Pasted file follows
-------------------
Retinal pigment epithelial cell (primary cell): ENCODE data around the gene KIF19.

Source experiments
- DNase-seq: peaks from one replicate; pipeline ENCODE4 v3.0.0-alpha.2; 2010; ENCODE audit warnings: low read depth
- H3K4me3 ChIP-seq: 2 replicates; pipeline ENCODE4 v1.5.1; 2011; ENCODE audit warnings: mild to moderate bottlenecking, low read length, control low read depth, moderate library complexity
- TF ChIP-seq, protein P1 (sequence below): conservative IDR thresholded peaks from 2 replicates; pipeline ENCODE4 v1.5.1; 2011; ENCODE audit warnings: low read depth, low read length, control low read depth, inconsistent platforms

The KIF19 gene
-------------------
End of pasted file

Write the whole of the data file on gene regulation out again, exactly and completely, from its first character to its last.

Retinal pigment epithelial cell (primary cell): ENCODE data around the gene KIF19.

Source experiments
- DNase-seq: peaks from one replicate; pipeline ENCODE4 v3.0.0-alpha.2; 2010; ENCODE audit warnings: low read depth
- H3K4me3 ChIP-seq: 2 replicates; pipeline ENCODE4 v1.5.1; 2011; ENCODE audit warnings: mild to moderate bottlenecking, low read length, control low read depth, moderate library complexity
- TF ChIP-seq, protein P1 (sequence below): conservative IDR thresholded peaks from 2 replicates; pipeline ENCODE4 v1.5.1; 2011; ENCODE audit warnings: low read depth, low read length, control low read depth, inconsistent platforms

The KIF19 gene